Positive U.S. Inflation Figures Drive Asian Stock Market Gains
The markets in Asia have been on the rise recently amidst a relief rally on Wall Street and a stable outlook on U.S. inflation data. Investors had feared that the Federal Reserve would increase interest rates sharply, resulting in a banking crisis in the region.
However, recent data has assuaged these fears, and investors have become more optimistic.
Asian Stocks Soar After U.S. Markets Rebound From SVB Crisis
On Wednesday, Asian stocks increased following the rebound in U.S. markets after the release of the consumer price index, which had no unexpected results. This implies that the Federal Reserve may slightly increase interest rates at its next meeting.
Investors resumed purchase of stocks in U.S. markets in the late trading session as their worries about the spread of the consequences of last week’s failure of Silicon Valley Bank (SVB) reduced. The MSCI index of Asia-Pacific shares outside Japan climbed 1%, a turnaround from the 1.7% drop on Tuesday, caused by investors’ mass selling after the fall of SVB.
Meanwhile, the surge didn’t continue into Europe, with Eurostoxx 50 futures going down 0.07%, German DAX futures increasing 0.01%, and FTSE futures falling 0.04%. Robert Carnell, Regional Head of Research at ING, Asia Pacific, asserted that the current market rally is primarily due to a reprieve from inflationary concerns rather than any inflation angst.
He stated that the U.S. banking sector restored stability and reassured depositors they would not lose money. Moreover, the February inflation report, released on Tuesday, revealed a 0.4 percent rise in consumer prices and an annual rise of 6%.
This aligned with expectations and eased the worries of a hefty rate hike to curb inflation. Last week, the markets predicted a significant rise by the Federal Reserve.
But the dramatic downfall of SVB has altered those anticipations. Now the market is pricing an 80% chance of a 25 basis point hike at the upcoming meeting.
Commenting on this, Carnell said, “People are no longer expecting a 50 basis point increase that was considered after Powell shared his thoughts with the Senate Banking Committee.”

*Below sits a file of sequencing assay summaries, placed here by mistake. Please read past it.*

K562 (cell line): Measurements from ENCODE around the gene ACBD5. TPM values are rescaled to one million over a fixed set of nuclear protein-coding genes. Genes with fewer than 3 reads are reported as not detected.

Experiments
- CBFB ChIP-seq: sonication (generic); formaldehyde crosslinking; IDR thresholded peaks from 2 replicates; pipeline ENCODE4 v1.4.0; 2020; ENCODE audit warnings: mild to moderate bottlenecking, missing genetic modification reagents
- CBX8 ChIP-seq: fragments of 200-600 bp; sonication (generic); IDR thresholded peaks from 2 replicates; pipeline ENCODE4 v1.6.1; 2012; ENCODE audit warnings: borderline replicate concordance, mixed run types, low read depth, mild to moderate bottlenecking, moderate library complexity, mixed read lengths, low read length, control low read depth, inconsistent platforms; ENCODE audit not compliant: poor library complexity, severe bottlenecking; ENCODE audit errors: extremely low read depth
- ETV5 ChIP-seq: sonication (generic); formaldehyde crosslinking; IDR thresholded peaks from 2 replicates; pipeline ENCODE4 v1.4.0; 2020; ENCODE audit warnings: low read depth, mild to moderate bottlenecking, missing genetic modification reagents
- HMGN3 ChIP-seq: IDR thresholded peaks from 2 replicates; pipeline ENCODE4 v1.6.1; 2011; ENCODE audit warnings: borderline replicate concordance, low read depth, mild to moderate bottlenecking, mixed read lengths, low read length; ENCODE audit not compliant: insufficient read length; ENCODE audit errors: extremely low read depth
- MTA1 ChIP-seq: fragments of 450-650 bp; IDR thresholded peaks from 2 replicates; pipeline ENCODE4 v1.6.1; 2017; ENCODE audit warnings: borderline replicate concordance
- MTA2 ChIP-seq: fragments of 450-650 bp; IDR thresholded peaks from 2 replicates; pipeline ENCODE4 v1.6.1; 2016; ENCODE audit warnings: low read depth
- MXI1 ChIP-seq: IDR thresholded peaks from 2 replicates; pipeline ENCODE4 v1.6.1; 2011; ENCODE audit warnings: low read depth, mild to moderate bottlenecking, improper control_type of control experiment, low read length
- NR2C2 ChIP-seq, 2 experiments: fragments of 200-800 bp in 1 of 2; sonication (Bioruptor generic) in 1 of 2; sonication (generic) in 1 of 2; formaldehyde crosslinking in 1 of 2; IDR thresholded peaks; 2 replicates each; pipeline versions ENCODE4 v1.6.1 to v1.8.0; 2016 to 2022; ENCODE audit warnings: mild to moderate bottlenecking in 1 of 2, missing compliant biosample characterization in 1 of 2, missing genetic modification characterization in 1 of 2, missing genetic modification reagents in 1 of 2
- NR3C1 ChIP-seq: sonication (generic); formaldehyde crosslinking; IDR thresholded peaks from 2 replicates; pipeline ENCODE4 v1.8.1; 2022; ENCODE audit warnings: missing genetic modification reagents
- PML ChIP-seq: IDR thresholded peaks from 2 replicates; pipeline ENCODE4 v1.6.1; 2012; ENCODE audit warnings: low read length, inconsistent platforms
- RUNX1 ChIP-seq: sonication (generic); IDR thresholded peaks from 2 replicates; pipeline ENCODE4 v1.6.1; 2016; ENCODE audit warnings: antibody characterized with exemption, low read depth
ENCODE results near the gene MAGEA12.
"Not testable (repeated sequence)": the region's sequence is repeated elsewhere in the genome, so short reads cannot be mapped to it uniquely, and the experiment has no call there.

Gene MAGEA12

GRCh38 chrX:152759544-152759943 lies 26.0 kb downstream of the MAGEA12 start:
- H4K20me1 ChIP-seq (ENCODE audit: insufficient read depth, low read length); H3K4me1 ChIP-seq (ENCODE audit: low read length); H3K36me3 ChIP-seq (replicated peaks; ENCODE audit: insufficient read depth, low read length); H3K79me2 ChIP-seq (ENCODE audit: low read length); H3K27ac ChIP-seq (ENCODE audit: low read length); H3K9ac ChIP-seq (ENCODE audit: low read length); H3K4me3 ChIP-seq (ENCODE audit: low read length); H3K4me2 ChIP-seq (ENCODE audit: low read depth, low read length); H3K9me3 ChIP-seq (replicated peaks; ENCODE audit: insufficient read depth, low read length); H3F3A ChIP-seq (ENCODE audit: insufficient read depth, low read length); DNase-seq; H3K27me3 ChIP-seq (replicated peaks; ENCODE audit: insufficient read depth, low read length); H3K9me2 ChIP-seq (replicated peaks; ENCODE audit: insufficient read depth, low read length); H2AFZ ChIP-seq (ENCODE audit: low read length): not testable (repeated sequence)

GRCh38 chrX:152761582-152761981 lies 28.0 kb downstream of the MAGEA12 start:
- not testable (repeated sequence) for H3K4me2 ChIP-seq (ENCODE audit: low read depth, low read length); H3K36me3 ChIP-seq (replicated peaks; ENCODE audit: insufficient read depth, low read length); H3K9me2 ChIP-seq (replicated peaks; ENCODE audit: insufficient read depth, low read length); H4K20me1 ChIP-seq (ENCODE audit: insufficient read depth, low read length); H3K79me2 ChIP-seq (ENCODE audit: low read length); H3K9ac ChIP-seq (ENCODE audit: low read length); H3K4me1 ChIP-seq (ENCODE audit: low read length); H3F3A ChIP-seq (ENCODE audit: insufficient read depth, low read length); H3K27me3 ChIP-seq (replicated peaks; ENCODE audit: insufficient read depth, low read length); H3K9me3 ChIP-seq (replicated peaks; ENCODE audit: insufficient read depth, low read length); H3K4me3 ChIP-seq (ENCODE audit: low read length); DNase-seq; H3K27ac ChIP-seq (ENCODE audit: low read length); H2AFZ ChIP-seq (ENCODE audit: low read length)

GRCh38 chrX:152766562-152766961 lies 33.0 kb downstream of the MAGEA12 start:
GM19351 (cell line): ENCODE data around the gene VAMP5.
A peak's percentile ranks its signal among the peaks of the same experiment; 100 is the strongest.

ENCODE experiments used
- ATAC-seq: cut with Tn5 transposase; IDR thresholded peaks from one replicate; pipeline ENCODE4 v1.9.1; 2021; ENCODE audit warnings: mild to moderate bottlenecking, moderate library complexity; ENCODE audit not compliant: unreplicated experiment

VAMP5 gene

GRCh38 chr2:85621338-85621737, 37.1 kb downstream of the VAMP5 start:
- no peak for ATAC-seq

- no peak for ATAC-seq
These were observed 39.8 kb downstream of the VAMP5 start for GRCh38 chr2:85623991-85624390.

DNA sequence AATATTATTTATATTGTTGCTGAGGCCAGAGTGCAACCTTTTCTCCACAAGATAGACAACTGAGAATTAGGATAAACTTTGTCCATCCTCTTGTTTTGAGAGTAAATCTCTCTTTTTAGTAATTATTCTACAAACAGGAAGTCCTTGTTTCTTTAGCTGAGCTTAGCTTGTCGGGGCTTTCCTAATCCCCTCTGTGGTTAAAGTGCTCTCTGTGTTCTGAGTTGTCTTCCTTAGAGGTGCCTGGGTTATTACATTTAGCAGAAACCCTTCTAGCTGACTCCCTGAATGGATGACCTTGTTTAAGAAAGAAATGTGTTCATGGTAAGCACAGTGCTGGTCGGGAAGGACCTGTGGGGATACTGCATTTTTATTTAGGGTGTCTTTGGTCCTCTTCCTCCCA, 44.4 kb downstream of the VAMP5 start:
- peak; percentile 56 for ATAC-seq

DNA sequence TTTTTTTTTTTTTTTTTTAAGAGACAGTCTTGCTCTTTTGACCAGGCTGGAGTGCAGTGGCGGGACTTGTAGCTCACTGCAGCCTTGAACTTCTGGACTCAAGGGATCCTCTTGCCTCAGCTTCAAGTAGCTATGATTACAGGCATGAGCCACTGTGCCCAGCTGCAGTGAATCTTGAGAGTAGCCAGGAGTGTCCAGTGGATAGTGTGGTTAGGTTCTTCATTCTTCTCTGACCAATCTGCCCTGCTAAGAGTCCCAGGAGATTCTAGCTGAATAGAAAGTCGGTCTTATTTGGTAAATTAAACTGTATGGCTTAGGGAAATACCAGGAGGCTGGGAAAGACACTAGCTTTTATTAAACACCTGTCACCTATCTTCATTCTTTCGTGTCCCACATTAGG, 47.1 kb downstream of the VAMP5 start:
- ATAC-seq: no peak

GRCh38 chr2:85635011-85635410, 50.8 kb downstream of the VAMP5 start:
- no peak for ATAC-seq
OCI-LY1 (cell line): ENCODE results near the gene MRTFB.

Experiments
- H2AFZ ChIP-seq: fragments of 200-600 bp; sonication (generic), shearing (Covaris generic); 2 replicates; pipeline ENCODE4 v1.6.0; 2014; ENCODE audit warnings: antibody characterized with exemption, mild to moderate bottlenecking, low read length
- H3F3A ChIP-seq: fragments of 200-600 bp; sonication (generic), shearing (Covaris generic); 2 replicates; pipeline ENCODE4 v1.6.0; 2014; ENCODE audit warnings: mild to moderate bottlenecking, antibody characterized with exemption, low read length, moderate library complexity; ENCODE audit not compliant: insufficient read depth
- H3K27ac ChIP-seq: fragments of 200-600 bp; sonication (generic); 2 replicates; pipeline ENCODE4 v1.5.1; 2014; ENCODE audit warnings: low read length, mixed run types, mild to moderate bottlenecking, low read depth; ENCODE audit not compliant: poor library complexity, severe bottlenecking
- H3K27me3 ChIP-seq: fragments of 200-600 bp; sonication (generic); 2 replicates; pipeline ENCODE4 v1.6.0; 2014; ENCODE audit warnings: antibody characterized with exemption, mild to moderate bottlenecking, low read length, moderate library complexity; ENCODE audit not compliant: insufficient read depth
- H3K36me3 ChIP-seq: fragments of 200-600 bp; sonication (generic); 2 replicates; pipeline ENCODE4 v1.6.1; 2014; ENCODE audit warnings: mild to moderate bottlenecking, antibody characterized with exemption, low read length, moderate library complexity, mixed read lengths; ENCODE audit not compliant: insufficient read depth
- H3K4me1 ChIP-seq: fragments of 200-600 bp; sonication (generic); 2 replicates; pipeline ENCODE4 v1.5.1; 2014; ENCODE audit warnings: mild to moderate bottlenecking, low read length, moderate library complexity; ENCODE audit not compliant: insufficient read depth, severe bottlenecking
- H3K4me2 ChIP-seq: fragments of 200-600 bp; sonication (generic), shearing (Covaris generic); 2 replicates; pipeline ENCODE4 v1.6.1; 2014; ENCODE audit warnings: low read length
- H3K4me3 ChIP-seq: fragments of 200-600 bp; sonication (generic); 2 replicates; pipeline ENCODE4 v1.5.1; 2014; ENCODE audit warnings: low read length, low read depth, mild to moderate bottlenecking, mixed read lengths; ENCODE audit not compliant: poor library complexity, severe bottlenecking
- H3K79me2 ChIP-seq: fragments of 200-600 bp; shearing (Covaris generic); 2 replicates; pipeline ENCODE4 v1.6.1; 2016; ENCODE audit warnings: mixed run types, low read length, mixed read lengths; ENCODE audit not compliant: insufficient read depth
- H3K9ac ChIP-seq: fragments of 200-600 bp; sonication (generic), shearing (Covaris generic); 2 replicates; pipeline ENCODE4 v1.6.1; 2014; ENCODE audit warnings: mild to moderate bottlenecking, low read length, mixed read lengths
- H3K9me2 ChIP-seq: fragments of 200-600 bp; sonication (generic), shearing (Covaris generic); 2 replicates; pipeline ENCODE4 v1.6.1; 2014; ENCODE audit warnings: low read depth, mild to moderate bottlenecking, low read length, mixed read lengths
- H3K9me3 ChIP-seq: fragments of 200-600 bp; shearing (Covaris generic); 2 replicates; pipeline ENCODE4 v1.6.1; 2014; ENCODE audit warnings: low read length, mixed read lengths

Rising China Economic Activity Boosts Financial Markets Across Asia
Consumption, infrastructure investment, and a rebounding property sector contributed to China’s economic activity growth during the first two months of the year. The positive data favorably impacted financial markets in China, Hong Kong, Australia, and Japan.
The Shanghai Composite Index rose by 0.46%, the Hang Seng index in Hong Kong increased by 1.75%, the S&P/ASX 200 index in Australia went up 0.86%, and the Nikkei in Japan stayed the same. U.S. Treasury yields increased in the early hours of Asian trading, having fallen sharply at the beginning of the week.
The interest rate on the ten-year Treasury notes surged by 2.1 basis points to 3.657%, while the two-year yield was 7.1 basis points higher at 4.296%. However, it is still a far cry from last week’s peak of 5.084%.
Meanwhile, the dollar index, tracking the U.S. currency against six main rivals, held steady at 103.69, with the Euro at $1.0737. The Japanese Yen lost 0.4% of its value, settling at 134.75 per dollar, while the British pound was last noted at $1.2156, down a slight 0.03%.
Oil prices rose above 1%, with the Organization of the Petroleum Exporting Countries (OPEC) expressing optimism over China’s market. A 1.2% increase occurred in Brent crude futures to $78.38 per barrel, while a 1.4% gain in United States West Texas Intermediate crude futures (WTI) reached $72.29 per barrel.
This was in contrast to the previous day when the benchmarks dropped 4% to 3-month deficits.